Any Counter-Strike: Global offensive player knows the sense of drowning of a teammate. As a game that takes the competitive experience seriously, CS: GO locks players in matches and punishes levers with increasingly lengthy restrictions: it’s not that it stops players from leaving , Or being kicked, especially when a team lost the first doubles round. That player is then replaced by a bot, which has terrible AI, but can be taken by a dead player in the team.
Players have long made a variety of requests for bots, but the guy does the latest CS: GO one surprise: it completely removed him from the classic competitive (5v5) and wingman (2v2) modes.
The vocal elements of the CS: GO community are fuming more and more about this change, though it’s worth noting what Valve is trying to address here. My guess would be common behavior where toxic teams kick a poorly performing player to get a bot, their reasoning being that the chances of the team being higher are when the life of one of the better players is multiple. When I have smelled many times, I have kicked my own team in competitive matches and the same has happened to others on countless occasions.
This behavior is undoubtedly a problem for CS: GO, although it has been a problem for years that raises the question, ‘Why make this change now?’ The answer seems to be the riot of a riot, with Valve paying attention to certain ideas and getting rid of them, and in that game the lever is not replaced with bots, although the unfortunate team gets a cash boost. This CS: Go update does not include a cash element, which would have been some kind of compensation, and therefore feels a bit like throwing a bathtub with a bathtub.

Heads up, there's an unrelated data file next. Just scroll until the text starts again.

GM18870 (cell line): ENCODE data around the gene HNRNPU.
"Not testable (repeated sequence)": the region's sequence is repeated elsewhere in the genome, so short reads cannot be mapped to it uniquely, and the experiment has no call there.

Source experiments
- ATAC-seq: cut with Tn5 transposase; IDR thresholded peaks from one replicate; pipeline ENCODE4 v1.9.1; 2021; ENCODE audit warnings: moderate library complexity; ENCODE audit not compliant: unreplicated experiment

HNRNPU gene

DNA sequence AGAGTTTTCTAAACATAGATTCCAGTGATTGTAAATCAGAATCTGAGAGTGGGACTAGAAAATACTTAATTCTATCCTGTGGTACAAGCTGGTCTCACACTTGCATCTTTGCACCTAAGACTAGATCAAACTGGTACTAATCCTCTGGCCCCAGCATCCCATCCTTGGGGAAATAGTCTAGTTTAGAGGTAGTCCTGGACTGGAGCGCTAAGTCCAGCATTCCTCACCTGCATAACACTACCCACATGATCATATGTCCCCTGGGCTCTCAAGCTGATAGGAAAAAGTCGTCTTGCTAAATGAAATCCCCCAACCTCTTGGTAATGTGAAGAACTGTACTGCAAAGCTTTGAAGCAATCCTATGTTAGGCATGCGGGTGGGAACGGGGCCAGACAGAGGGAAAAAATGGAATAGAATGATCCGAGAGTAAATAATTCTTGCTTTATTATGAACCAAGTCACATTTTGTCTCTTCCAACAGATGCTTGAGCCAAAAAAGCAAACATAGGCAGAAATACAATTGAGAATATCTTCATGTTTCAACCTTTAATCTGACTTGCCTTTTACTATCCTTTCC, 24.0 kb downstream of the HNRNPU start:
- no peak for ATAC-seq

Farewell, then, to one of the Cs: rituals of GO. This is almost always the case when a team finds a bot: you spam the ‘hold this position’ command somewhere in the spawn, the bot Eugene guards a wall for a minute or two, and then the dying team. The first member of takes it. up. Yes, that wasn’t right, but a player seems to have a better solution than effectively living two lives. Just puppy, 4v5 now people. We have to see if the change has the desired effect on the behavior of the player.
Other changes include an update to the weapon ping system, fixing a minor issue whereby players could see enemies raising guns through walls through weapon shadows. There are also a bunch of minor fixes, and some more substantial environmental changes to the map: here are the full patch notes. I’ve never fallen in love with CS: GO’s competitive bots, especially when they were just YOLO-ing the enemy team with SMG, but in a weird way I’ll miss those dopes.